Surgery Frequent Flyer: When going forwards is the only way to go

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Apparently it’s common after stomach perforations, that the wound gets infected, or as in my case, your stomach fills with internal abscesses. According to my case file, they extracted about 1.5 liters of pus before they could wash out the rest of my stomach (in a second surgery). Then I was put on antibiotics. That was in February. I am still on them. I have something called a  PICC line, which also can be used for drawing blood- something practical, since both of my arms were pretty bruised after all the IV’s and pain pumps.

The recovery’s been slow- even with all my beloved herbal supplements (about which I’ll post another time). All these years, I have had the best healing abilities, doctors were amazed how fast I would recover from procedures and surgeries. Not this time. I just keep developing abscesses.

The antibiotics weren’t able to kill off all of the abscesses, and I started having kidney pains, as one of them grew so large that it was pressing on my kidney. So, hey ho, back into the hospital we go!

This time, they told me it needs to be drained. There are several ways to drain internal abscesses, but since this sucker was deep into my pelvis, between my spine and the kidney, the only way in was through the backdoor, pushing a hole through my stomach wall, and then into the abscess. I am hyper-sensitive when it comes to that area. Probably every Crohn’s patient is. I told the good folks at OHSU interventional Radiology so. I did not want to be conscious when the procedure happened. But of course, who’s the patient? So, a wonderful Thursday afternoon, I am being rolled into their OR, and a nurse goes over the procedure with me. She assures me, that I will be fine, I won’t feel anything, and she will start the anesthesia in a moment. The doctor who performed the procedure and her little butcher helper must have not heard this. I lay on my side as instructed, and my gown gets pulled up. My legs are being arranged as if I was some sort of doll, and as I lift my head I see the doctor holding what must be the ultrasound. Then, it’s being rammed into my anus. And no, the anesthesia had not started. The nurse shouts- “she is not ready” as I am kicking and screaming, getting a full blown anxiety attack. But butcher lady and butcher boy decide that they should try again. All of a sudden, the radiologist decides to call off the entire procedure.  “There is no point, really,” she says, looking at me, her eyebrows raised as if I was a naughty child that had misbehaved. I don’t even know what is going on, and as I am being wheeled out, the nurse keeps repeating how “none of this is your fault, honey.” By the time I am in my room, news must have traveled, since several nurses, and even doctors come into my room, to make sure that I know, this is highly unusual, and that really, it wasn’t my fault. Tomorrow, we’d repeat the whole thing, this time with full anesthesia.ultrasound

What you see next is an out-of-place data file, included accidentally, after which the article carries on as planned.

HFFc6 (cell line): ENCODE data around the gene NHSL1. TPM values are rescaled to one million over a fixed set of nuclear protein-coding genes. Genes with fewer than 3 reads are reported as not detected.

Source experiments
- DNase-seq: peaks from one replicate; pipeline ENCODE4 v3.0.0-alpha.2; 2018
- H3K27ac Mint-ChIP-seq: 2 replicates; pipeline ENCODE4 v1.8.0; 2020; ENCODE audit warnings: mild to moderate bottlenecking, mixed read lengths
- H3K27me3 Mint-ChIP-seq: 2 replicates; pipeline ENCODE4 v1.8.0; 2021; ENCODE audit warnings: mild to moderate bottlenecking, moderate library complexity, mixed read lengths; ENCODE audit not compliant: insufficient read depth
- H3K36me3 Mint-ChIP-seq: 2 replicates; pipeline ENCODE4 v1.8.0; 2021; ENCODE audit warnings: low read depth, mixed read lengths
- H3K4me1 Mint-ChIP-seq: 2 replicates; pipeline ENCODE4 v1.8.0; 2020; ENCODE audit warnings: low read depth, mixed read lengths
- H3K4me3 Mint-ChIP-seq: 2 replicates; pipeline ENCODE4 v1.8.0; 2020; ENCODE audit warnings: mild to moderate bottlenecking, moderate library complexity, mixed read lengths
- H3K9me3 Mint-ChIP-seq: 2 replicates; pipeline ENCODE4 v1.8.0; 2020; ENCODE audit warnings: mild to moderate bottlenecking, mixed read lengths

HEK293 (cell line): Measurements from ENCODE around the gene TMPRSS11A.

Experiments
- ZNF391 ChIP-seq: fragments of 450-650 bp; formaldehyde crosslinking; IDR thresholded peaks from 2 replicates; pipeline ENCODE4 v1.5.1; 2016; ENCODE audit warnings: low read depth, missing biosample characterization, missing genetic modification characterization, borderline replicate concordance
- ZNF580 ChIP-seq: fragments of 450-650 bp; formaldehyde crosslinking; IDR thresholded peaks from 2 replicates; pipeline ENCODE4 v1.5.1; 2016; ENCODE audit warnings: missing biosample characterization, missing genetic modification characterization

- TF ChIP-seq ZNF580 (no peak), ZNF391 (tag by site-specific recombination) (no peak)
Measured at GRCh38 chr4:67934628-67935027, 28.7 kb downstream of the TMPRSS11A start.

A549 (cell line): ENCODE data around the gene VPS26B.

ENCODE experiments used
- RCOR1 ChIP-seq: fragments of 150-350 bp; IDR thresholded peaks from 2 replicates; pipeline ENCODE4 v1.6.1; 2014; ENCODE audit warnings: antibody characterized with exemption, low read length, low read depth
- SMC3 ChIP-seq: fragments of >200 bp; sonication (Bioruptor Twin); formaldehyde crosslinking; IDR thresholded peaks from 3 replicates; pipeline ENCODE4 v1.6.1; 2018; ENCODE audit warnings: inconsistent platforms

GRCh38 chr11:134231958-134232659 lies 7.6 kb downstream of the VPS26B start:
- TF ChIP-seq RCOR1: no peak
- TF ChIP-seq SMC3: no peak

And indeed, the next day the procedure was performed under full anesthesia, and I woke up with a little bag collecting discharge from the abscess. I will devote an entire blog post to how to carry this thing around and lead a semi-functional life with it (from what to wear to how to sit down), because….drum roll please…. it’s back. After a week, the drain was pulled, and I was told the antibiotics would take care of the rest. That was about three weeks ago. Since then, the abscess has re-formed and needs to be drained again. It never ends, but what are the alternatives? None. The only way to go is forward.


  1. Sorry to hear you went through that and that you’ve got to go through it again. I’m like you with the recovery times though – I recovered from my op pretty quickly which surprised a lot of the medical staff in the hospital. It suited me – I was very keen to get back on my feet! Hope the second operation is more successful for you.


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